A small, eager Tiger Cub grew up to be a strong, honorable Eagle Scout through hard work, life lessons, community service and genuine love for his community. William “Liam” Thompson, of Plymouth, was reverenced at his Eagle Scout Court of Honor at Plymouth City Hall on Wednesday, July 31. 

Liam is an 18-year-old graduate of Mountain Oaks Charter School and has lived in the city of Plymouth for his entire life. His father, David Thompson, introduced him to Boy Scouts when he was just 5-years-old as he started out as a Tiger Cub in Pack 63, making his way up to a Wolf, then Bear, transitioning into Troop 63 at the age of nine. 

Eagle Courts of Honor are established celebrations recognizing Scouts who have attained Scouting’s highest rank, featuring a variety of very special ceremonies with the high honor being bestowed upon outstanding young men. In addition to the scouts and their families, often in attendance are a variety of special guests, members of the local district and council, public officials, troop alumni and adults who have had an impact on the life of the new Eagle Scout.  


According to ProgramResources.org, “The Eagle Court of Honor has been referred to as Scouting’s greatest moment. It should be an even that will long be remembered fondly by the young man being honored.” Liam had his whole family there to support him, and his younger brother, Richard Thompson (also the Senior Patrol Leader for Troop 63), led the flag ceremony, while his father (an Assistant Scout Master) emceed the ceremony, along with three other people.

Now that Liam has achieved the highest honor in Scouting, he hopes to still be involved in Boy Scouts by becoming a counselor for the Snow Sports Merit Badge this coming winter. “You know what they say, ‘Once and Eagle Scout, always and Eagle Scout,’” Liam laughed. 

One of the requirements for Liam to receive the Eagle Scout honor was to complete an Eagle Scout Service Project, a project designed to “demonstrate leadership of others while performing a project for the benefit of his community.” Liam’s project of choice was to make several upgrades to the Plymouth Community Garden on Lodge Hill. The project consisted of three parts: laying a cement patio to serve as the foundation for a tool shed, creating a potting table for children and adults, and building a composting bin.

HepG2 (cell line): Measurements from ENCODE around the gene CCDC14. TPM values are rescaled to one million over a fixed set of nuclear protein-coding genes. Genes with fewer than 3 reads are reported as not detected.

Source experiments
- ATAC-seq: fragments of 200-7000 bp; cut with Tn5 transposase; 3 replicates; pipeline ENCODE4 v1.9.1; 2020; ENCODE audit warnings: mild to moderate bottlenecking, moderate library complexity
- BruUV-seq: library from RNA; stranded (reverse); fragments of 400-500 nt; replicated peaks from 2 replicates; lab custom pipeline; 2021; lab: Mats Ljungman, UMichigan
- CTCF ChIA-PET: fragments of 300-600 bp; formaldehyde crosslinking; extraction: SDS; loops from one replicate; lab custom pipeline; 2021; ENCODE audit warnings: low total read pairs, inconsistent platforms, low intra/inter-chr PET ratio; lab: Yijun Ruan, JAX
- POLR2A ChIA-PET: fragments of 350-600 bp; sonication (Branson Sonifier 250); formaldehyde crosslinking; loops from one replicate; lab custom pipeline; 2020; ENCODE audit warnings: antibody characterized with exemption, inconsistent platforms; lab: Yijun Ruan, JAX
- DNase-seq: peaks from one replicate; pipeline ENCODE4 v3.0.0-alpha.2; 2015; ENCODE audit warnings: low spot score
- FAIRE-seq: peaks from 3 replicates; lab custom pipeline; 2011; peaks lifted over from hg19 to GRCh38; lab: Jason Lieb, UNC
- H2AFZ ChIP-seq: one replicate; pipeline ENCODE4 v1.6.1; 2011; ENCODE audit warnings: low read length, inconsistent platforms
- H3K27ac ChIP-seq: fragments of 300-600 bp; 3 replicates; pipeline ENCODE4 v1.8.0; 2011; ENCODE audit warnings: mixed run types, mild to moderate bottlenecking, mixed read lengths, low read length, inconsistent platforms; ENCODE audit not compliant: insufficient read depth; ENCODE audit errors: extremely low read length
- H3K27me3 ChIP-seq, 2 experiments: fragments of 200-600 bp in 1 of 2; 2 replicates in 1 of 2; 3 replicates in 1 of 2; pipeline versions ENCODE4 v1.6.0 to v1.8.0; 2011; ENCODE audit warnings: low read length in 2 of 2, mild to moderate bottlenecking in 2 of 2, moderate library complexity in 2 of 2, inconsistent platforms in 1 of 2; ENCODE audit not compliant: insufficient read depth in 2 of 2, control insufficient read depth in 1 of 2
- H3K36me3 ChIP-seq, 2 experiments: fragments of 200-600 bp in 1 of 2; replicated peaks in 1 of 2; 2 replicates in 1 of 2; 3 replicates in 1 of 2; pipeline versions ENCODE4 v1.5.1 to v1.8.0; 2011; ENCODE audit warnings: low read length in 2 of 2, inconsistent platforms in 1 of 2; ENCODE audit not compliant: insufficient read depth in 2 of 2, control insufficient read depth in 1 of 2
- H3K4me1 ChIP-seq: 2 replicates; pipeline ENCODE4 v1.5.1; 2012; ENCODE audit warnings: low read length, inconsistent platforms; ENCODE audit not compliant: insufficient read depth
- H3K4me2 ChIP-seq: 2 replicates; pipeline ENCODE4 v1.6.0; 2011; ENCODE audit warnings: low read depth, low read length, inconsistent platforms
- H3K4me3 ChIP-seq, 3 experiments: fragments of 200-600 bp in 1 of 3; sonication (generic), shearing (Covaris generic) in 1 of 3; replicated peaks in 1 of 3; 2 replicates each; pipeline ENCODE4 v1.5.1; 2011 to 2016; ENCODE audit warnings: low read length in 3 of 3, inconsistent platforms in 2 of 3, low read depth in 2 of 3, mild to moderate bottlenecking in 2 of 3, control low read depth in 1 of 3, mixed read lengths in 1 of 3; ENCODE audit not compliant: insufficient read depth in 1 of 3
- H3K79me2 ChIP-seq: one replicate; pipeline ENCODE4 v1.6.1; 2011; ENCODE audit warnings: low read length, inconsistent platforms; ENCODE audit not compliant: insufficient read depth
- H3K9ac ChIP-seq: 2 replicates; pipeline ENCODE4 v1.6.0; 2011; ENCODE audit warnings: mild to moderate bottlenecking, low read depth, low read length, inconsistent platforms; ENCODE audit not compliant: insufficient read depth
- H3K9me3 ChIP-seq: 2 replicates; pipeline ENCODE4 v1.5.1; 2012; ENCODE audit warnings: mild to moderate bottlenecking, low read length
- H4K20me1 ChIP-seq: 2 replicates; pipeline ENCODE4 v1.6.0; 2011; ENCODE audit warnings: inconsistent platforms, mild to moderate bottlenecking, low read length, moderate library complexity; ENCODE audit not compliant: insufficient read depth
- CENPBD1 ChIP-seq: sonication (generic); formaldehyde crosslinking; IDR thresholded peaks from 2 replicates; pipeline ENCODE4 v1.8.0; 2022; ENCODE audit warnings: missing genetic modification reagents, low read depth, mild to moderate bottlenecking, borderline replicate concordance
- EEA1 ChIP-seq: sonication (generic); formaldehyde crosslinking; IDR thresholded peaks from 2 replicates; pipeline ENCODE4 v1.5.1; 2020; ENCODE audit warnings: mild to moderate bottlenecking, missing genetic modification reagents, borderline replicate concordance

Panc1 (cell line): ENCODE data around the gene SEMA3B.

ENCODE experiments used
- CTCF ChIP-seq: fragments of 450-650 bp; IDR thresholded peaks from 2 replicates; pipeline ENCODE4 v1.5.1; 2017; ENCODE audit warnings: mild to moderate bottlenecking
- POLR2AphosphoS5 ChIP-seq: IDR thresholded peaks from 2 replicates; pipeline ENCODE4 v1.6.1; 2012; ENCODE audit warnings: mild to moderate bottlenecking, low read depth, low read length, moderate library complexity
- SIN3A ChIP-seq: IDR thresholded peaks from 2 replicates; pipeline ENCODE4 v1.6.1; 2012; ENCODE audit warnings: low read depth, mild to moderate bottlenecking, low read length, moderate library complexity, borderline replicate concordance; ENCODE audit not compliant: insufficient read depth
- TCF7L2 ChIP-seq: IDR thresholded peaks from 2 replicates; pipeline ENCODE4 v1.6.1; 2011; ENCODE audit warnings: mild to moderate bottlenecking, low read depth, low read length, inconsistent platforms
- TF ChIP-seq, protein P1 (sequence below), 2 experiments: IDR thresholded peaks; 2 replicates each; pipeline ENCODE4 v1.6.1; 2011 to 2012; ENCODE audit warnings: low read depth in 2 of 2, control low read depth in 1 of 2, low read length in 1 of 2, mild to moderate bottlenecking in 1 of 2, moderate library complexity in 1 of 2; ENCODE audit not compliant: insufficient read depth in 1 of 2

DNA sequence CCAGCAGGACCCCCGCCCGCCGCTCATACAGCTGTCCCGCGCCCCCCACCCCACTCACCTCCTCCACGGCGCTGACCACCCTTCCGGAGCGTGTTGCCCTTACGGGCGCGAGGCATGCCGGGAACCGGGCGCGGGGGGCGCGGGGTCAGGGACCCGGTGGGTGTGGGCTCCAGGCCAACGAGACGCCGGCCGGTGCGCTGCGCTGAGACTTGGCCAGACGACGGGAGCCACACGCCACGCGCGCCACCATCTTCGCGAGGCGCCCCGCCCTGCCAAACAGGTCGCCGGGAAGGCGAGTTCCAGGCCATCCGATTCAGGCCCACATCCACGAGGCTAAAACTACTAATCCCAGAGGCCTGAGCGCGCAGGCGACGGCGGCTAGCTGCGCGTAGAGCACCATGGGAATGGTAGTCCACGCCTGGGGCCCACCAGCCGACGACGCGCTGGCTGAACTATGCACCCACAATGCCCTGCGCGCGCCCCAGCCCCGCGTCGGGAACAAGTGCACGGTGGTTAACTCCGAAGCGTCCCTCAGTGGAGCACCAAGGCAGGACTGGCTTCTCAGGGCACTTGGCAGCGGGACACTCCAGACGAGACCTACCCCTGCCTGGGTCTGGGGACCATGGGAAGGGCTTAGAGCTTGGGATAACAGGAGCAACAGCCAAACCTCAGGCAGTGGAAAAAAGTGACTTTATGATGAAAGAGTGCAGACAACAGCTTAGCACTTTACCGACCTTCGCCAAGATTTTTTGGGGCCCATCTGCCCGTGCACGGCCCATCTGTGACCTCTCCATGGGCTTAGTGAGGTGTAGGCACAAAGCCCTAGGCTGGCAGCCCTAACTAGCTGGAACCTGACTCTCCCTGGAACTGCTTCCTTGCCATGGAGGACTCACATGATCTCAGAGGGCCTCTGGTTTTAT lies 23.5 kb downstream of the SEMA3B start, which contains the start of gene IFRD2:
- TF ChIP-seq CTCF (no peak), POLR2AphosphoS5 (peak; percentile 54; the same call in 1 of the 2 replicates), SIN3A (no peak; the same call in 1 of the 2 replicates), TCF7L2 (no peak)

“I lifeguard at the Plymouth Pool, and I had the opportunity last summer to ask people what they would want to see in the garden, and they said a shed for tools, a potting table and a composting bin,” Liam explained. “The cement patio is going to serve as the foundation for a shed that will hopefully house wheelbarrows, shovels and tools so that people don’t have to carry them with them every time they go to the garden. It would be nice to see community tools in there that everybody can share. I also put in a potting table with two different levels so that kids are able to use it.”

And the best part is, all materials needed for the project were donated by local businesses. One-hundred percent of the wood for the project was donated by the Amador County Logging & Mining Association, our local Lowe’s donated just over $350 of materials and the City of Plymouth covered any other extraneous costs that may have arose. 

“That’s one of the most helpful things about Amador County is that everyone is here to support you,” Liam stated. 

The biggest rewards that Liam said he got out of scouting was the leadership experiences of talking to and managing people, as well as building teamwork so that people can work together to get things done. One of the biggest highlights in his scouting career, he said, was attending the National Boy Scouts Jamboree in West Virginia, which he said “was an experience of a lifetime.” 

Liam would like to thank some very important people who helped him get to this point in his life, the first being his father, David, who “put me into the program and pushed me through it. I wouldn’t be here if it wasn’t for him.” His current Scout Master, Josh Hall, who “has been scouting with me since I was in Tiger Cubs,” and Matt Urjevich, “someone who helped me an extreme amount with the project. I actually ended up giving him my mentor pin, showing that I was truly appreciative of his help. He worked long days and nights with me.” 

Liam is attending South Lake Tahoe Community College this coming fall with a Business Administration transfer major with an AA in Science. Outside of scouting, he loves to snowboard, longboard and play soccer.

“It’s definitely very satisfying looking back at the process of my whole scouting career, from Tiger Cubs up to present. I’ve always set an expectation to do my best to try to be a role model and this is backing that with my name in scouting. It’s a huge honor to receive the award.”